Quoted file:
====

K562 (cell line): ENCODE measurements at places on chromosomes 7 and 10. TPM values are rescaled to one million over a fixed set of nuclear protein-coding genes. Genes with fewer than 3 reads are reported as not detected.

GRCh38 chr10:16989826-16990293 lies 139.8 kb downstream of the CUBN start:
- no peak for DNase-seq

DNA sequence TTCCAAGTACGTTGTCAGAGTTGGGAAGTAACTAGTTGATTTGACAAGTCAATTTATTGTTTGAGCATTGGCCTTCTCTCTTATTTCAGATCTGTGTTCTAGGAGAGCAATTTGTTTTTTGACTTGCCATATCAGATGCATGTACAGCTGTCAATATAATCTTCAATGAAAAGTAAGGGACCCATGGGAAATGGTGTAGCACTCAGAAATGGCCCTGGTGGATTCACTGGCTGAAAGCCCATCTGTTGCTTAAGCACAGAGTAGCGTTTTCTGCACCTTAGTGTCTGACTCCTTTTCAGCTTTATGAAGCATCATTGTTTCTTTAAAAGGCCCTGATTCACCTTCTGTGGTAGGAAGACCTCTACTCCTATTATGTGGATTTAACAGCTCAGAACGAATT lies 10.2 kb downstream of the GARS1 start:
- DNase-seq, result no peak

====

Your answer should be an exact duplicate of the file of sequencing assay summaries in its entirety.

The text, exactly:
K562 (cell line): ENCODE measurements at places on chromosomes 7 and 10. TPM values are rescaled to one million over a fixed set of nuclear protein-coding genes. Genes with fewer than 3 reads are reported as not detected.

GRCh38 chr10:16989826-16990293 lies 139.8 kb downstream of the CUBN start:
- no peak for DNase-seq

DNA sequence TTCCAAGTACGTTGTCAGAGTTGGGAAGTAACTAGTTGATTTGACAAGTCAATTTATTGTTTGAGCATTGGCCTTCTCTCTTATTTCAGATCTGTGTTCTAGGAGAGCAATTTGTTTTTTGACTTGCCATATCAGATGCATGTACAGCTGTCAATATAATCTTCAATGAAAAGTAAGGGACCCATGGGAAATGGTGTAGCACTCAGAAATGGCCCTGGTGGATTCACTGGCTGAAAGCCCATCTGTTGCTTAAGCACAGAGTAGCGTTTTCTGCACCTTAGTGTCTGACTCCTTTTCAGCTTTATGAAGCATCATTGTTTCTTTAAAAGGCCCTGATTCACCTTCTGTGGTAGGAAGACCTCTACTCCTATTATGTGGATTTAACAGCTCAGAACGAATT lies 10.2 kb downstream of the GARS1 start:
- DNase-seq, result no peak